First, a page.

Music, as it turns out, can make a good foundation for a video game. In recent years, quite a few indie developers have put their own spin onto the video game genre made famous by games like Parappa the Rapper, Frequency, and Rock Band. One spin comes in the form of Aaero, a little game from Mad Fellos that is available on Steam, the Xbox One, and PS4. The game aims to combine elements of a twin stick shooter with the rhythm matching elements of a music game. The result of this combination is an interesting, albeit flawed experience.
In Aaero, you control a little ship, navigating environments to the rhythm of a music track while defending yourself from various enemies by using your ship's missiles. Most of Aaero's fifteen levels are composed of two parts: outdoor environments where you primarily defend yourself from those enemies, and indoor, tunnel-like environments where you track a ribbon along the walls in accordance with the music. There are also a handful of boss battle levels where one gigantic creature dominates most of the scenery.
When it comes to integrating its gameplay elements into one seamless package, Aaero's success is mixed, at best. The ribbon-tracking, purely musical sections are far and away the best parts of the game. The shoot-em-up potions of the game are neither executed well, nor do they fit in with the game's musical gameplay as well as I would have hoped. Since molding these two elements together is one of the major selling points of the game, it is disappointing that it does not experience more success in that area.
The shooting portions of the game consist mostly of using your right stick to tag your enemies and then pulling the trigger to launch a volley of missiles at them. You also occasionally tag a boss enemy and unleash a barrage upon it. While these sections are all competent, they suffer from some basic shortcomings. The biggest problem is that they exist almost entirely outside of the game's musical structure. Since you control when to shoot your missiles, there is nothing that involves timing their release with the beats of the music. The same is true for the attacks of your enemies, which follow some noticeable patterns but don't move along with the music. Something simple like bonus damage for timing a missile with the rhythm of the music might have made these sections feel more like they belong in the game. As it stands, the combat is almost entirely in outdoor areas where there is no ribbon tracking. There is little integration between the two, leaving you feeling like you are alternating back and forth between two minigames.
The other problem with the shooting is that the screen tends to get cluttered with little items -- swarms of enemies, lock-on icons, enemy projectiles, and your ship itself. It can be very difficult to track the various enemies and see which ones you have locked onto and which ones you haven't. Your ship also blocks a small portion of what is in front of you, and depth perception is somewhat difficult. Because of these conditions, you will probably die many times when you get killed by something that emerged from a cloud of glowing red and blue lights. The combat in the game is occasionally frustrating and rarely satisfying.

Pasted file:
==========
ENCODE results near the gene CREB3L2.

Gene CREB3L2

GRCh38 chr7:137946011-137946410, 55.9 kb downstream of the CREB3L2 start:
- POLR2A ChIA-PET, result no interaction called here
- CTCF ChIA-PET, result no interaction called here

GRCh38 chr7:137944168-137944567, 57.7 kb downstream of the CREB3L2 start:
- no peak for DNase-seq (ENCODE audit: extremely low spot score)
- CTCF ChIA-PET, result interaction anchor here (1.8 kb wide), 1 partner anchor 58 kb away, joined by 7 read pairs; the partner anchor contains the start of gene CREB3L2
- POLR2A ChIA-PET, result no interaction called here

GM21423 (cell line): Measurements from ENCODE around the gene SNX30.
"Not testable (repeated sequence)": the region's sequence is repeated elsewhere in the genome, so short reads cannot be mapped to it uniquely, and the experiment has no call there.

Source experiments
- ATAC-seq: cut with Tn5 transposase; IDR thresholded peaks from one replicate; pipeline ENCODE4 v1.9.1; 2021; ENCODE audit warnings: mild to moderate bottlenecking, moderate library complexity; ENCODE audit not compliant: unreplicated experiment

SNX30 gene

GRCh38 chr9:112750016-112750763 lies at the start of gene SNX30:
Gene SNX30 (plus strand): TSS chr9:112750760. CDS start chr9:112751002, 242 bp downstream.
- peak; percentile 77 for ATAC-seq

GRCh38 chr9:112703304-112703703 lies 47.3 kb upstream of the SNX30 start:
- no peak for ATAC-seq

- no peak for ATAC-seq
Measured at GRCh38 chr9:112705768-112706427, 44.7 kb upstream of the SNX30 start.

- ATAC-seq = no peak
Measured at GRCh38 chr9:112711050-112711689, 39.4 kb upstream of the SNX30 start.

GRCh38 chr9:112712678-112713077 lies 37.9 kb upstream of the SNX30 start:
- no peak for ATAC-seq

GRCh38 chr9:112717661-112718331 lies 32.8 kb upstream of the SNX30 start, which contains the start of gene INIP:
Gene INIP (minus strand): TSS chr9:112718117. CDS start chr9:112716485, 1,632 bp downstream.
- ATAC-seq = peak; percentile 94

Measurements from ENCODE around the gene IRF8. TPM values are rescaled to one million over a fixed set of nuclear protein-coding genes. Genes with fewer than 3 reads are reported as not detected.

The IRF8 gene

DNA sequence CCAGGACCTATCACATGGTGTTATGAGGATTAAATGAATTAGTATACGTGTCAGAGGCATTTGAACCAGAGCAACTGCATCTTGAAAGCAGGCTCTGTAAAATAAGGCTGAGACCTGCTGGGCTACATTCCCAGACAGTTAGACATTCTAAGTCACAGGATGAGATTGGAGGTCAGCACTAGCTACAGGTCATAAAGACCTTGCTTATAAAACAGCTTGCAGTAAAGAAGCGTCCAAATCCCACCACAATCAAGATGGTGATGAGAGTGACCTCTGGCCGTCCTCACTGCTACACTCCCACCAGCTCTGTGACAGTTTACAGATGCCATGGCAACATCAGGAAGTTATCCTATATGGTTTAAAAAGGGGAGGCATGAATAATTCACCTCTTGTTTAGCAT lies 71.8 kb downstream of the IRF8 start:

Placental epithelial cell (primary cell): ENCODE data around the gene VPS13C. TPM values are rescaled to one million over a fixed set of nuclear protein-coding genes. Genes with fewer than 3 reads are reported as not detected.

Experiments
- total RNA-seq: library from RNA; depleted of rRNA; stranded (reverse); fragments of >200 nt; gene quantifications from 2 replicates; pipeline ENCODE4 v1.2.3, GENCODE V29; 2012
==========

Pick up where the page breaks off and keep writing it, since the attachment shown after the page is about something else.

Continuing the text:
The tunnel-travelling, ribbon-riding portions of each track are where Aaero reaches its highs. The game's most frenetic moments occur when you are following the music while avoiding obstacles that pop up in front of you or defending yourself from the occasional indoor enemies. The bright, glowing ribbons are a terrific method of visualizing the music. The ribbon switches sides, wiggles up and down, and corkscrews its way down tunnels, often making it difficult to track for first time through any particular song. But when you do, the game achieves the nirvana that only a great music game can provide -- the moments when the visuals and the audio combine into one hypnotic experience as you unconsciously move your ship to the music.
Aaero's visual style fits its theme and its music perfectly, although it would have been nice to get more variety out of both. Like the recent titles Grow Up and Grow Home, Aaero looks a lot like somebody put a 2017 coat of paint on an old PlayStation game. Environments and creatures are fairly simple and polygonal, but rather than make the game look ugly, this look adds to the title's charm. What doesn't work out as well, however, is the somewhat repetitive and bland color palette that the game uses. Since the game has no story, it could have used a massive variety of environments. Instead most of the outdoor areas look like deserts or some other type of wasteland. The colors blue, red, and brown dominate the game, which is a shame, because this is the type of title that would be a perfect setting for a variety of backgrounds. The music is also somewhat lacking in variety. Although Aaero boasts a licensed soundtrack, most of the music sounds like it wouldn't exist outside of a video game. The game is very heavy on dubstep type tracks, and it only features a few songs with vocals, which are the high point of the soundtrack.
Aaero contains fifteen music tracks, which makes it a fairly short experience that can be completed in one sitting. As an arcade style action game, however, it offers a lot of replayability, so the game's once through length isn't really a fair assessment of its value. Still, the price tag of $15 is probably on the high side for the overall level of quality and variety that the game has to offer. The game has plenty of high points and some very memorable tracks and levels, but it has some forgettable ones as well. It is worth playing for those high points, but a lower price and more consistent quality would have made the game a much easier recommendation.